James Hurrell is a professor in the Department of Atmospheric Science and is the inaugural Walter Scott, Jr. Presidential Chair in Environmental Science and Engineering. Hurrell’s research centers on empirical and modeling studies and diagnostic analyses to better understand climate, climate variability, and climate change, and their impacts on a range of human and natural systems. He received his Ph.D. in atmospheric science from Purdue University in 1990. Before joining the faculty at CSU, Hurrell served as the director of the National Center for Atmospheric Research in Boulder, where he was also a senior scientist in the Climate and Global Dynamics Laboratory (CGD). He is the former chief scientist of community climate projects in CGD, which includes the Community Earth System Model (CESM), and a former director of CGD at the NCAR Earth System Laboratory. Hurrell also spent a year as a visiting scientist at the Hadley Centre for Climate Prediction and Research in the U.K.
Electrical and Computer Engineering
Ryan Gary Kim is an assistant professor in the Department of Electrical and Computer Engineering. His research interests include the energy efficiency and scalability of manycore systems, machine learning for electronic design automation and computer architecture, and the design of scalable, fully adaptive systems assisted by machine learning. His work has been recognized with the 2018 Very Large Scale Integration Systems Best Paper Award. Kim received his B.S. (2011) and Ph.D. (2016) in computer engineering from Washington State University. Prior to joining CSU, he spent two years as a postdoctoral research associate at Carnegie Mellon University.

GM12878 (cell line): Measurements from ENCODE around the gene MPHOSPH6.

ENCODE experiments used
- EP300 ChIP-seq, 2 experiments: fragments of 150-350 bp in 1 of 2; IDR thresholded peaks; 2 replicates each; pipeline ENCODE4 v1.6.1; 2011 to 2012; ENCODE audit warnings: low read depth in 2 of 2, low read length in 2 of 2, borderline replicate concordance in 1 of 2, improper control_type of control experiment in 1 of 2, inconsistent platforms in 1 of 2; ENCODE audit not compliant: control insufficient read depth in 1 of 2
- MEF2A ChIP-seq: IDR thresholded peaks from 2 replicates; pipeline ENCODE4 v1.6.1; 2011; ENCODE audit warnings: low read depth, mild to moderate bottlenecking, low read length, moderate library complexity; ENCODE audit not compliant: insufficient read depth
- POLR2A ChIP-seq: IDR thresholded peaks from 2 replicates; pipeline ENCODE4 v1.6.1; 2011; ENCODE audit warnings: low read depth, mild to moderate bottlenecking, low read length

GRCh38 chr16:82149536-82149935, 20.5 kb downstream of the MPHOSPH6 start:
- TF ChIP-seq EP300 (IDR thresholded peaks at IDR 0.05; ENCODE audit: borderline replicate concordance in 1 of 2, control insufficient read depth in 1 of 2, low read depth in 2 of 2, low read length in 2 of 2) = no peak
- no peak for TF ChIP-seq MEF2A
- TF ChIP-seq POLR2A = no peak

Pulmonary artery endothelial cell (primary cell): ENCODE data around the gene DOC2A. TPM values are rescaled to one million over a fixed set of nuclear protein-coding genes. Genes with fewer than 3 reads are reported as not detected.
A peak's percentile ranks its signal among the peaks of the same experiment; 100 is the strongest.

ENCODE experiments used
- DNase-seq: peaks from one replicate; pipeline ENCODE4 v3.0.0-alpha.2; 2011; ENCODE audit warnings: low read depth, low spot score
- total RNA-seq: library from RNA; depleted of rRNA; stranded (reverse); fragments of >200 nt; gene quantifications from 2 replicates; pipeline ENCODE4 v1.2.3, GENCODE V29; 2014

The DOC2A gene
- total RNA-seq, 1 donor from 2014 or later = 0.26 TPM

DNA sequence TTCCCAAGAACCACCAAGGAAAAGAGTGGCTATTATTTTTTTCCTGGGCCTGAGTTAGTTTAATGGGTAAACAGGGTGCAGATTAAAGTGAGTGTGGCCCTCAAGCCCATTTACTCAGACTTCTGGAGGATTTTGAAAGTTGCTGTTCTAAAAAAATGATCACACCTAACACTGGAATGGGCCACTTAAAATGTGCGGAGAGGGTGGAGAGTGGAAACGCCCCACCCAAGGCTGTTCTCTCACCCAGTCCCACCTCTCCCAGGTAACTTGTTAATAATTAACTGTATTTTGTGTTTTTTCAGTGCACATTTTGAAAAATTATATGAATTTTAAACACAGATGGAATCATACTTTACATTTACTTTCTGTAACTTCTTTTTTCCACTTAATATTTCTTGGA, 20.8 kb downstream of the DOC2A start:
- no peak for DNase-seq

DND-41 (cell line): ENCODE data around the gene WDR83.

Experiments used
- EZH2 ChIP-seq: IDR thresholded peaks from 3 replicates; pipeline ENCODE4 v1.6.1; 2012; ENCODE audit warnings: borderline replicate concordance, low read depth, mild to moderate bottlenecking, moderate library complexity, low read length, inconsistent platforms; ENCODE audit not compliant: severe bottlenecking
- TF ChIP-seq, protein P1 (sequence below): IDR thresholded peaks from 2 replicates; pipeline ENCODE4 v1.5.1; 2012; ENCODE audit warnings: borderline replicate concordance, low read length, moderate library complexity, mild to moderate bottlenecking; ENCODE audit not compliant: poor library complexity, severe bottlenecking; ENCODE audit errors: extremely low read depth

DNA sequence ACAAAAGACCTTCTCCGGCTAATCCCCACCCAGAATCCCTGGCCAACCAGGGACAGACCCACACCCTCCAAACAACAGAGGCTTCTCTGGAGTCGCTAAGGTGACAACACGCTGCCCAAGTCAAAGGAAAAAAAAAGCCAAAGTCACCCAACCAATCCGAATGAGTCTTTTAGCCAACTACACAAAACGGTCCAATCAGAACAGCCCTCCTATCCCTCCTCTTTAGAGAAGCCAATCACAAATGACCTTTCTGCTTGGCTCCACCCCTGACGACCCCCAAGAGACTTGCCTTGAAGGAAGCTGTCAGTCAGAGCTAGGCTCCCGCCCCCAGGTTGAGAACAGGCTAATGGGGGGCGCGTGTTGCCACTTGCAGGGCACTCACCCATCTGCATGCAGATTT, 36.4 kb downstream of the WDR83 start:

Peter Jan van Leeuwen
Peter Jan van Leeuwen is a professor in the Department of Atmospheric Science. His research focuses on the use of data assimilation and causality (cause and effect) inference for better understanding geophysical fluids, with emphasis on the atmosphere and ocean. This includes further development of data-assimilation methodology for highly nonlinear high-dimensional geophysical systems and of causality theory for these systems. van Leeuwen holds a B.S. in physics, astrophysics, and physics with chemistry from the University of Leiden, Netherlands. He attained his M.S. in theoretical physics in 1987 from the University of Amsterdam and his Ph.D. in fluid dynamics in 1992 from Delft University of Technology in the Netherlands. Most recently, he was a professor in data assimilation at the University of Reading in the UK. He served as head of the Data Assimilation Research Centre (DARC), the largest academic data-assimilation center in the world; as interim director of the National Centre for Earth Observation (NCEO) in the United Kingdom; and later as director of Data Assimilation Research at NCEO.